“Think about the ‘smudge’ you detected,” Amaranth said. “A little trace of magic, rubbed off on the ring… now, I didn’t see it and you did, so maybe I’m wrong. But just imagine if you had a ring dangling on a cord and they reacted to each other alchemically, or maybe some paint wore off… would the results look something like what you saw?”
I tried to visualize it in my head, and found that I could. Unfortunately, it had been such a faint, fleeting image in the first place that I couldn’t be sure I wasn’t just imagining it looking like that because Amaranth had suggested it and I didn’t have a firmer picture than the one she was painting.
“It could be,” I said. “The position would be about right. But a lot of things could have made that mark.”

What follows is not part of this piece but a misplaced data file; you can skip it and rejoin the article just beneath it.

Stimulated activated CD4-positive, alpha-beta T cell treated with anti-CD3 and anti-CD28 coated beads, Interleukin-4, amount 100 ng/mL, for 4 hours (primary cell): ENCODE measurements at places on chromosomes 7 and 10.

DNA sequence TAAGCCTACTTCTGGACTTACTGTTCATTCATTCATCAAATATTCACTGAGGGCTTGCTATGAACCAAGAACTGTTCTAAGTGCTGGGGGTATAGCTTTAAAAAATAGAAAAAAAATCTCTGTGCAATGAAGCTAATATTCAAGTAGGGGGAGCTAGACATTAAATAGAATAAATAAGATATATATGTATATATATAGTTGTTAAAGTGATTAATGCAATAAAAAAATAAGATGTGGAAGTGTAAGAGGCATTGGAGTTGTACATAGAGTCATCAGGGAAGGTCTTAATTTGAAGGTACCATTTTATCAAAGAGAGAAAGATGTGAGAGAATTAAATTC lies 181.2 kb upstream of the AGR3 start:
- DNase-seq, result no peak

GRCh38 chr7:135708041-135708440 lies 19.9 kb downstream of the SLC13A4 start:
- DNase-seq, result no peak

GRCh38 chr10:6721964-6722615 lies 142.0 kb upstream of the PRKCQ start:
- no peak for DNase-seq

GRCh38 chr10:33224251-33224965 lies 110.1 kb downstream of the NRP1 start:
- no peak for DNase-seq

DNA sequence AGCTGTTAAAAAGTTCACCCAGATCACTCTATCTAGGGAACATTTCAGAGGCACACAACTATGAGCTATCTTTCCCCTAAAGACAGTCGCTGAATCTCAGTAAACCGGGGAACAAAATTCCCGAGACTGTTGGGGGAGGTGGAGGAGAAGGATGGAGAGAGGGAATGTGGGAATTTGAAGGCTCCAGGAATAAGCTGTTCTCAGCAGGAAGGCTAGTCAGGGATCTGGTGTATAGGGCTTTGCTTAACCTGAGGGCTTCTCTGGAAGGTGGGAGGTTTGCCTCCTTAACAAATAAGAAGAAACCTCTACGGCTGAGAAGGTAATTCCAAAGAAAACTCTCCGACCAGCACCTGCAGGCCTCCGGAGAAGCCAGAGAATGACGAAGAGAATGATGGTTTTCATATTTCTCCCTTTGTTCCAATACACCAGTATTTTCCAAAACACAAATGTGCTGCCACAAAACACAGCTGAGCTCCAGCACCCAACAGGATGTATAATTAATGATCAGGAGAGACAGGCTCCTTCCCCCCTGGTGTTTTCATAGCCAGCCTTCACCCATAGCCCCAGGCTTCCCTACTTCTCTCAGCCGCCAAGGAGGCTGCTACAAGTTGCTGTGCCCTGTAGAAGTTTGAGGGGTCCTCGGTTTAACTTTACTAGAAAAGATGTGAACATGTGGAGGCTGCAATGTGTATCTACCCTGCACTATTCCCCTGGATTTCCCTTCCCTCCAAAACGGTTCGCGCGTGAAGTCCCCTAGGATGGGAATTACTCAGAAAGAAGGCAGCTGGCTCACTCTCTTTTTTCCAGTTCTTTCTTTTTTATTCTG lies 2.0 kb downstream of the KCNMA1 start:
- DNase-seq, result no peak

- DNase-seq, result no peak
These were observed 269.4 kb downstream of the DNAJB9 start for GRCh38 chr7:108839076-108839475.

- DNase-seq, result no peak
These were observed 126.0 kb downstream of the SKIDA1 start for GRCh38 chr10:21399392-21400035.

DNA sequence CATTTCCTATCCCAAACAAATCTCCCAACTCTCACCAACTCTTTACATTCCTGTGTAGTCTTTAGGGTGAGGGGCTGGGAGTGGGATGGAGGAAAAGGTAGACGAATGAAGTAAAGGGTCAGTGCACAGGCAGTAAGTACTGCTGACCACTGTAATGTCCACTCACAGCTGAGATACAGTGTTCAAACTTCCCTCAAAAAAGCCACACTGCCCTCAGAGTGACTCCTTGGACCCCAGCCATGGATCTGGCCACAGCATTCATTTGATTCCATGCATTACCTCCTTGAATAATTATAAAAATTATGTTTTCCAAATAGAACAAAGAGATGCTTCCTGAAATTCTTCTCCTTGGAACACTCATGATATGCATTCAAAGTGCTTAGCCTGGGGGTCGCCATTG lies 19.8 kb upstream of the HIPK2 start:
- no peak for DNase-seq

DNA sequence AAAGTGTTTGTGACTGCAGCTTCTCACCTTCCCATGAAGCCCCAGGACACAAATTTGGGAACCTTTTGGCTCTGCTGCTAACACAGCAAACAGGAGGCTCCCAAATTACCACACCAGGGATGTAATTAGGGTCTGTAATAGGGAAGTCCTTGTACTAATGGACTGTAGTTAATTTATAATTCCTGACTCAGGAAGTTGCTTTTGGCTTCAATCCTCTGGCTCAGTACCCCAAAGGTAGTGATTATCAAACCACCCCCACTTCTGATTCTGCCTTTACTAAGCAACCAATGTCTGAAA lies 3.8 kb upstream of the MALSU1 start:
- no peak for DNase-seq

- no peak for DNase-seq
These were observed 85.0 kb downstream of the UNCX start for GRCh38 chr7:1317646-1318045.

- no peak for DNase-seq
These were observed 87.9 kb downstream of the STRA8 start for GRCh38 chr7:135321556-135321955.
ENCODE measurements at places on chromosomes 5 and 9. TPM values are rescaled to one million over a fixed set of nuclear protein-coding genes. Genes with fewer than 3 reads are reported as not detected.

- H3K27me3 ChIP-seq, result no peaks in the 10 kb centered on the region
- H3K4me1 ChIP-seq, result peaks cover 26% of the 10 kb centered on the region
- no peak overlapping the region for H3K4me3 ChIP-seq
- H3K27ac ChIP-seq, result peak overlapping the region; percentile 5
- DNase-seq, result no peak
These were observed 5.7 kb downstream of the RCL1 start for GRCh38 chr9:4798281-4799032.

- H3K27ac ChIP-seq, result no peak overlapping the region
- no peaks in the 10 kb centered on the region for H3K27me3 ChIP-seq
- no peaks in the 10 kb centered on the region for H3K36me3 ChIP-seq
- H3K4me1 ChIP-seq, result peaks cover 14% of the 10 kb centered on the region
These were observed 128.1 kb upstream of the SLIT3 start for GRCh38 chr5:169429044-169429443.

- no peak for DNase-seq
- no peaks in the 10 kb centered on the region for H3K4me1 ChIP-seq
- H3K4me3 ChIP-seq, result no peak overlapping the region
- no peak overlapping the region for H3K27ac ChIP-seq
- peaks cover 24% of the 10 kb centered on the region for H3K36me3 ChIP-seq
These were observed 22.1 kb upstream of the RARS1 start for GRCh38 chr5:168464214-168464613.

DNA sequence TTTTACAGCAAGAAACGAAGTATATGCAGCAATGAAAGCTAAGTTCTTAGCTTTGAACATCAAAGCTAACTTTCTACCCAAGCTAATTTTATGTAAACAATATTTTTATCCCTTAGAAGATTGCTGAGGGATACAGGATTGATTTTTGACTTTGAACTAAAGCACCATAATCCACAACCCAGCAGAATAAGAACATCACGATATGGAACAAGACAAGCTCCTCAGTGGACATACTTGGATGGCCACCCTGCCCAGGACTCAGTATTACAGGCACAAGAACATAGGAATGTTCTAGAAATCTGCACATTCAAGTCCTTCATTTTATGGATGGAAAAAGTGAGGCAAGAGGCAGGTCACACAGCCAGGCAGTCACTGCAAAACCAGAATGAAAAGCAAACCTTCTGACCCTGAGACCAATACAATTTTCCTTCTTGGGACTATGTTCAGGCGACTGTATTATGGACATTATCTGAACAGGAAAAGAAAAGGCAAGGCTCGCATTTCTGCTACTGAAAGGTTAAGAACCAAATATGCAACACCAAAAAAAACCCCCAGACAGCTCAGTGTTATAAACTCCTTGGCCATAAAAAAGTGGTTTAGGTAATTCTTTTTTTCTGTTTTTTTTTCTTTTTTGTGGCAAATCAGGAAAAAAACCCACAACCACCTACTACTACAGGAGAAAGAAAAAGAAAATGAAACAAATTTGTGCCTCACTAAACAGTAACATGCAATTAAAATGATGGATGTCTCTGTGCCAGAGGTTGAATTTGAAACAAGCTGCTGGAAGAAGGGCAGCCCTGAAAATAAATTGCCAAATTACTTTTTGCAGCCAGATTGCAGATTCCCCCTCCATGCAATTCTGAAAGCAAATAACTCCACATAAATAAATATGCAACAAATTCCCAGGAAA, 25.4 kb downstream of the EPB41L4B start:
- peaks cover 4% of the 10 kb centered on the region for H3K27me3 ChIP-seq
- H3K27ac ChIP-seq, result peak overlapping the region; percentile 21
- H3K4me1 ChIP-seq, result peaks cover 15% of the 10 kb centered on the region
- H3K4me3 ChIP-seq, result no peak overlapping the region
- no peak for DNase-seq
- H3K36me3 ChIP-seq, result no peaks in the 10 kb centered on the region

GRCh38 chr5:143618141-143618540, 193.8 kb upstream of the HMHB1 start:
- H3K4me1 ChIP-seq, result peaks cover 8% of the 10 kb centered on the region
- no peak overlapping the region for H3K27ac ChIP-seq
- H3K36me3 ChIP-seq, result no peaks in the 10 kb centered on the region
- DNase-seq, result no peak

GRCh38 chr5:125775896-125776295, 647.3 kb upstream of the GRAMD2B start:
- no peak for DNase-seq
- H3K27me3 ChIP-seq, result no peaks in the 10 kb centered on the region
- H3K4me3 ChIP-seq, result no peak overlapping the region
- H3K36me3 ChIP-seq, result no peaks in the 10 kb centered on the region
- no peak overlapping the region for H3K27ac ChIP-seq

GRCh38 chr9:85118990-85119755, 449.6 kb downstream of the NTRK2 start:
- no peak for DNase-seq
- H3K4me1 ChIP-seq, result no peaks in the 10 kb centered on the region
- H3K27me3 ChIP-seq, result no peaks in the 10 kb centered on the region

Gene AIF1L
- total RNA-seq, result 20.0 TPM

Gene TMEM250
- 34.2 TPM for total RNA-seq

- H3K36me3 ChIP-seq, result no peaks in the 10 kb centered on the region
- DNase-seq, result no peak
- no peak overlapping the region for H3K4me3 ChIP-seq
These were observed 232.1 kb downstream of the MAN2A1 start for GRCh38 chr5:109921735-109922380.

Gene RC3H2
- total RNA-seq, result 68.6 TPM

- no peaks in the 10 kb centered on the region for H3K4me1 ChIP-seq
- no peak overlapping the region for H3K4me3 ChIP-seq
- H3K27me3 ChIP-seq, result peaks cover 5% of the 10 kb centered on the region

“Could they?” Amaranth said. “Somebody or something wearing the ring on their finger would have smeared their aura all over the inside of the band. Someone holding it would have produced a bigger impression, I’m sure. If it was magic that was affecting the ring, like something that had levitated it into Hazel’s pocket or teleported it to her, or a spell that was cast on it, I’d think the whole thing would be equally marked. But you’re the expert, baby. Like you said, you’re the wizard in training. Am I wrong?”
“…you’re not,” I said. “I mean, the thing is that I assumed it was more marked all over, and that what I saw was just the last little bit to leech away back into the ether. And it still could be that.”